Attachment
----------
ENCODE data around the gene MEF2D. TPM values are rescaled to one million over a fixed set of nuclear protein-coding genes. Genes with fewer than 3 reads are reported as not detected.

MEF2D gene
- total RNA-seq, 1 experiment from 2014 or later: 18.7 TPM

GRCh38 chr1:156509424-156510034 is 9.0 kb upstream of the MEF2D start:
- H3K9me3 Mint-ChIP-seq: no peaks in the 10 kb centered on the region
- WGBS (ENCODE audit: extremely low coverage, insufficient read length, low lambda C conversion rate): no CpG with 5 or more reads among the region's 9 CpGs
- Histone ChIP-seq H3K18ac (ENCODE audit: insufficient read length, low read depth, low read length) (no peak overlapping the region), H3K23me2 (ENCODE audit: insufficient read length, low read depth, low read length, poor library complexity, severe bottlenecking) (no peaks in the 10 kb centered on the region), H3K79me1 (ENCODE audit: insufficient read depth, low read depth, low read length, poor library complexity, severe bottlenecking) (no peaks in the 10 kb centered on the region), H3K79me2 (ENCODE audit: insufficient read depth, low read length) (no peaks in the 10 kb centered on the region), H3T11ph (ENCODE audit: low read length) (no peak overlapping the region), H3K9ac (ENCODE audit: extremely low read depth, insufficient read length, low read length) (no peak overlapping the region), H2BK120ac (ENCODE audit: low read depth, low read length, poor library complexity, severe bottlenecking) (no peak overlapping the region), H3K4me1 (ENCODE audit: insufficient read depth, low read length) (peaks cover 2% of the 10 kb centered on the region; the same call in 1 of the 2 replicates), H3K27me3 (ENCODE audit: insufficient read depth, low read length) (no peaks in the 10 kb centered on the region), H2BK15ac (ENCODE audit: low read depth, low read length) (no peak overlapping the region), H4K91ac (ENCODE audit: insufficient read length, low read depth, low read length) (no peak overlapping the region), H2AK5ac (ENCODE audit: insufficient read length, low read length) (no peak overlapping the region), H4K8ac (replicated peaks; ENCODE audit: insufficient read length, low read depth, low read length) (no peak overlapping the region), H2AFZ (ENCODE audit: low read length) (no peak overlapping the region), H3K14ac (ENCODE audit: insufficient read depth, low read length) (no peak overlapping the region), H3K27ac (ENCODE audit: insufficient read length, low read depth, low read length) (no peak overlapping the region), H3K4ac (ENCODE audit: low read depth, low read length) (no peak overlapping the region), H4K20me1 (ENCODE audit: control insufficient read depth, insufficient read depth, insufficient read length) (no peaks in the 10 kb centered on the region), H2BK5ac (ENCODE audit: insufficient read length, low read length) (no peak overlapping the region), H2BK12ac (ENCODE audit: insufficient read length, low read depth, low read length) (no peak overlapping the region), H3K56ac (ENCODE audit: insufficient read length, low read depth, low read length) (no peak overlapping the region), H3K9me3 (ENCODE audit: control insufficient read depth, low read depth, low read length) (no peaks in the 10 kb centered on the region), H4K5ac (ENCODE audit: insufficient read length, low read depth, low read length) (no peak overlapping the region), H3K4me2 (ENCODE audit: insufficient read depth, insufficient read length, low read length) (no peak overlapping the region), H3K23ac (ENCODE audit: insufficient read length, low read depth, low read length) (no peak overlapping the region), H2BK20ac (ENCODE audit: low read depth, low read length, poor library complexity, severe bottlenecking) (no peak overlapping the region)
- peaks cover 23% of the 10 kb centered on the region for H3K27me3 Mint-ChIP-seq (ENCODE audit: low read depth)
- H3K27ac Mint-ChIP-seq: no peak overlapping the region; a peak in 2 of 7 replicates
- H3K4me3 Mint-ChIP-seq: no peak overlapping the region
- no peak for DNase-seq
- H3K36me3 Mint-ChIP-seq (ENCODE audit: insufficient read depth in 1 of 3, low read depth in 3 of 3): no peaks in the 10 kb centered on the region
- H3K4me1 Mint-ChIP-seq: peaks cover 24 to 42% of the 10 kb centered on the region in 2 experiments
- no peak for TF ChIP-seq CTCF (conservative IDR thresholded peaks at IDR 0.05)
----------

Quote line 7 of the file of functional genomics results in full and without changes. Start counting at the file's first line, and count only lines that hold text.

- Histone ChIP-seq H3K18ac (ENCODE audit: insufficient read length, low read depth, low read length) (no peak overlapping the region), H3K23me2 (ENCODE audit: insufficient read length, low read depth, low read length, poor library complexity, severe bottlenecking) (no peaks in the 10 kb centered on the region), H3K79me1 (ENCODE audit: insufficient read depth, low read depth, low read length, poor library complexity, severe bottlenecking) (no peaks in the 10 kb centered on the region), H3K79me2 (ENCODE audit: insufficient read depth, low read length) (no peaks in the 10 kb centered on the region), H3T11ph (ENCODE audit: low read length) (no peak overlapping the region), H3K9ac (ENCODE audit: extremely low read depth, insufficient read length, low read length) (no peak overlapping the region), H2BK120ac (ENCODE audit: low read depth, low read length, poor library complexity, severe bottlenecking) (no peak overlapping the region), H3K4me1 (ENCODE audit: insufficient read depth, low read length) (peaks cover 2% of the 10 kb centered on the region; the same call in 1 of the 2 replicates), H3K27me3 (ENCODE audit: insufficient read depth, low read length) (no peaks in the 10 kb centered on the region), H2BK15ac (ENCODE audit: low read depth, low read length) (no peak overlapping the region), H4K91ac (ENCODE audit: insufficient read length, low read depth, low read length) (no peak overlapping the region), H2AK5ac (ENCODE audit: insufficient read length, low read length) (no peak overlapping the region), H4K8ac (replicated peaks; ENCODE audit: insufficient read length, low read depth, low read length) (no peak overlapping the region), H2AFZ (ENCODE audit: low read length) (no peak overlapping the region), H3K14ac (ENCODE audit: insufficient read depth, low read length) (no peak overlapping the region), H3K27ac (ENCODE audit: insufficient read length, low read depth, low read length) (no peak overlapping the region), H3K4ac (ENCODE audit: low read depth, low read length) (no peak overlapping the region), H4K20me1 (ENCODE audit: control insufficient read depth, insufficient read depth, insufficient read length) (no peaks in the 10 kb centered on the region), H2BK5ac (ENCODE audit: insufficient read length, low read length) (no peak overlapping the region), H2BK12ac (ENCODE audit: insufficient read length, low read depth, low read length) (no peak overlapping the region), H3K56ac (ENCODE audit: insufficient read length, low read depth, low read length) (no peak overlapping the region), H3K9me3 (ENCODE audit: control insufficient read depth, low read depth, low read length) (no peaks in the 10 kb centered on the region), H4K5ac (ENCODE audit: insufficient read length, low read depth, low read length) (no peak overlapping the region), H3K4me2 (ENCODE audit: insufficient read depth, insufficient read length, low read length) (no peak overlapping the region), H3K23ac (ENCODE audit: insufficient read length, low read depth, low read length) (no peak overlapping the region), H2BK20ac (ENCODE audit: low read depth, low read length, poor library complexity, severe bottlenecking) (no peak overlapping the region)